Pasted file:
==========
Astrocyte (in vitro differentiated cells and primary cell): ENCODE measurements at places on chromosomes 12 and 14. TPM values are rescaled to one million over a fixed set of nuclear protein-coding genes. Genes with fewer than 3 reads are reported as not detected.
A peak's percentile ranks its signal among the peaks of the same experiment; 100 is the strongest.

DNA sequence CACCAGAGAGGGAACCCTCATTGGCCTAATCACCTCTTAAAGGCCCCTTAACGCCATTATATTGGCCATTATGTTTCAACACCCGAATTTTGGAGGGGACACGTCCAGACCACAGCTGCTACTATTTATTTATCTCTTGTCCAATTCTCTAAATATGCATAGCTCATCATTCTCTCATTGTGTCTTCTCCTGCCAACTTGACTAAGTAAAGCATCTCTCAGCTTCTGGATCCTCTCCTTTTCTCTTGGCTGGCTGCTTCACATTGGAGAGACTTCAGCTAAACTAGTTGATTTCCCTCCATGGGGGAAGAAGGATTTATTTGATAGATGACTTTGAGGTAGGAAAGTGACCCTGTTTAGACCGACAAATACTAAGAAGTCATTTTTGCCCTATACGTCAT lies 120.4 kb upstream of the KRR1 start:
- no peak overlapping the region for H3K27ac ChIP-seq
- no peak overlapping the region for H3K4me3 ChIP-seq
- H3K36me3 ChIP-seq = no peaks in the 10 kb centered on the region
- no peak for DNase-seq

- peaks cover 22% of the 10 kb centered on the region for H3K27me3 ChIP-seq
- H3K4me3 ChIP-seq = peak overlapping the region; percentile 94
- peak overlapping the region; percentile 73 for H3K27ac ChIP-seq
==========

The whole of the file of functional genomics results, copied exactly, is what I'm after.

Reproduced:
Astrocyte (in vitro differentiated cells and primary cell): ENCODE measurements at places on chromosomes 12 and 14. TPM values are rescaled to one million over a fixed set of nuclear protein-coding genes. Genes with fewer than 3 reads are reported as not detected.
A peak's percentile ranks its signal among the peaks of the same experiment; 100 is the strongest.

DNA sequence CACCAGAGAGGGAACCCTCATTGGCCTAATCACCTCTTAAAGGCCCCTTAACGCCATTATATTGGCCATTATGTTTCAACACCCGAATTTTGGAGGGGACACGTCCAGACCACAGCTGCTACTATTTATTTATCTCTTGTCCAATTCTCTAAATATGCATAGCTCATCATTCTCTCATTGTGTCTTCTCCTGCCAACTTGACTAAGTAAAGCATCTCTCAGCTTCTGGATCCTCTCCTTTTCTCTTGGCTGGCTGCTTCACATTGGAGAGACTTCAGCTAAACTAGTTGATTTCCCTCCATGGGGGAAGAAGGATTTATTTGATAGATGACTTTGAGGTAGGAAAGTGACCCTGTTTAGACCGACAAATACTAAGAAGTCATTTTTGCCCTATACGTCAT lies 120.4 kb upstream of the KRR1 start:
- no peak overlapping the region for H3K27ac ChIP-seq
- no peak overlapping the region for H3K4me3 ChIP-seq
- H3K36me3 ChIP-seq = no peaks in the 10 kb centered on the region
- no peak for DNase-seq

- peaks cover 22% of the 10 kb centered on the region for H3K27me3 ChIP-seq
- H3K4me3 ChIP-seq = peak overlapping the region; percentile 94
- peak overlapping the region; percentile 73 for H3K27ac ChIP-seq